I was never a good math student in school. (Stay with me, there is a point to be made here.) I could handle basic addition and multiplication but compound fractions and solving for x was enough to make me break out in a cold sweat.
When Jim told me we were going to be doing some measuring of the old mast to plan for the new one, I was confident I was up for the challenge especially since my mast was rectangular. He grabbed a pair of old calipers off the wall and we set off measuring the height of the mast at one foot increments of the 35-foot mast. I thought we would both start at each end and stop when we got to the middle but Jim insisted that we each measure the same points and then compare numbers. If our measurements were different, even an eighth of an inch different, we would both go back and redo the measurements. I was surprised to learn that because the mast tapered in size at the top and bottom that the measurements were different at each spot (this was no ordinary rectangle).
We also measured the width of the new Sitka Spruce planks in a similar fashion. Once we had all of measurements, the next step was to calculate where each piece of would should go and where each piece needed to be cut. This would require dividing a lot of complex fractions. Just as the first beads of cold perspiration formed on my brow, Jim had to run off and tend to another project.
‘Why don’t you figure these out and we’ll meet back in an hour?”
“Uh, yeah ok,” I stammered.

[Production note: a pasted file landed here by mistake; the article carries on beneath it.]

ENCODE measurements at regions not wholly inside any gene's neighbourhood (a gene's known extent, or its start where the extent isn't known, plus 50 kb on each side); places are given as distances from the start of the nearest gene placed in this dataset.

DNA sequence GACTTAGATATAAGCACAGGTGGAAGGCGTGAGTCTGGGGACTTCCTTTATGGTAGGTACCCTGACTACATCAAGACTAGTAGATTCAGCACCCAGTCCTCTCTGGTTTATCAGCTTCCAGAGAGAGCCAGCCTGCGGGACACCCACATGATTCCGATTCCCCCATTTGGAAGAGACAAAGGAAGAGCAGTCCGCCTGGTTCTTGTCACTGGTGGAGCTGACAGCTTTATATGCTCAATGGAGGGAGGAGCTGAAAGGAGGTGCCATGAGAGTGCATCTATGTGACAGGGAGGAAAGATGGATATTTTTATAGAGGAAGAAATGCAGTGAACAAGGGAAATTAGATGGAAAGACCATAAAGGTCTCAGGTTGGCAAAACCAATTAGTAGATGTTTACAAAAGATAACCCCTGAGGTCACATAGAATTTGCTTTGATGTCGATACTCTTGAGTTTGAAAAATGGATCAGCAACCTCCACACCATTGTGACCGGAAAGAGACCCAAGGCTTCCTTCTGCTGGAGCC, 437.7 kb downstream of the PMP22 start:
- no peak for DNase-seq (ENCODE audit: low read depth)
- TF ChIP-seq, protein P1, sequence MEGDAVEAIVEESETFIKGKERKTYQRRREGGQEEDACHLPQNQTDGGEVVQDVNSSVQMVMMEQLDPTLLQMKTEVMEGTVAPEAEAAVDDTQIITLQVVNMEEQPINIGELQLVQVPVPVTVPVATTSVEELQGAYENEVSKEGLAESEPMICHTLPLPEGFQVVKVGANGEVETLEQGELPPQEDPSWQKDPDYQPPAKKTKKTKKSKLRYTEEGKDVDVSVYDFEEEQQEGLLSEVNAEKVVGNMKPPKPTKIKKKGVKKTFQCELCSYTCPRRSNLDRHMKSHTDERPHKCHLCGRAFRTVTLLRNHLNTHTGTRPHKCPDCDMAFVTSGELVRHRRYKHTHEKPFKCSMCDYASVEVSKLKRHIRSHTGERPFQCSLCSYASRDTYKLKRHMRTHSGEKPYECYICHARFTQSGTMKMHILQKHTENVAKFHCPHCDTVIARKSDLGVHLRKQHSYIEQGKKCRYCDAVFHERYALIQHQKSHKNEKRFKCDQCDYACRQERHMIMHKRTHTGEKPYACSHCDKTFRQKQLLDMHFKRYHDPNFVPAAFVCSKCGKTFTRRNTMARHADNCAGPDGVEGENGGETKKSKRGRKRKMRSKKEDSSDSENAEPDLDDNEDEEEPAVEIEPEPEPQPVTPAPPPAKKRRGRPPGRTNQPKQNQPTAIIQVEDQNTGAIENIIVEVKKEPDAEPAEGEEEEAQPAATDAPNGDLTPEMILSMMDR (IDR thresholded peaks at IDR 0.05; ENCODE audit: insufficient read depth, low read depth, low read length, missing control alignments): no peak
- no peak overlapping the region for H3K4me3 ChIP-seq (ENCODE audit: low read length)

Unable to find the phone number for my high school math tutor, I broke out the calculator to subtract 35 and 7/8 inches from 1 3/8 plus 1 and 5/8 . It took me a full hour, a dozen scraps of paper and half a charge on my cell phone but I struggled through it.
I mention this story, not to gloat about my mathematical accomplishment, (that is an added plus) I mention this because when Jim returned, he decided to double check my numbers by doing the calculations himself. While I had broken a mental and physical sweat, Jim calculated all those numbers immediately, off the top of his head.
This skill would prove invaluable as the rest of the day was spent organizing the wood and deciding which ones would be best suited where. By the days end we had double and triple (and sometimes more than that) checked our measurments and laid out of the wood. We would go through the same exercise the following weekend, too.
“You can never be too careful when dealing with dimensions like this.” As anxious as I was to keep production moving I was thankful we were airing on the side of caution. Especially when you are working with $700 wood from Maine.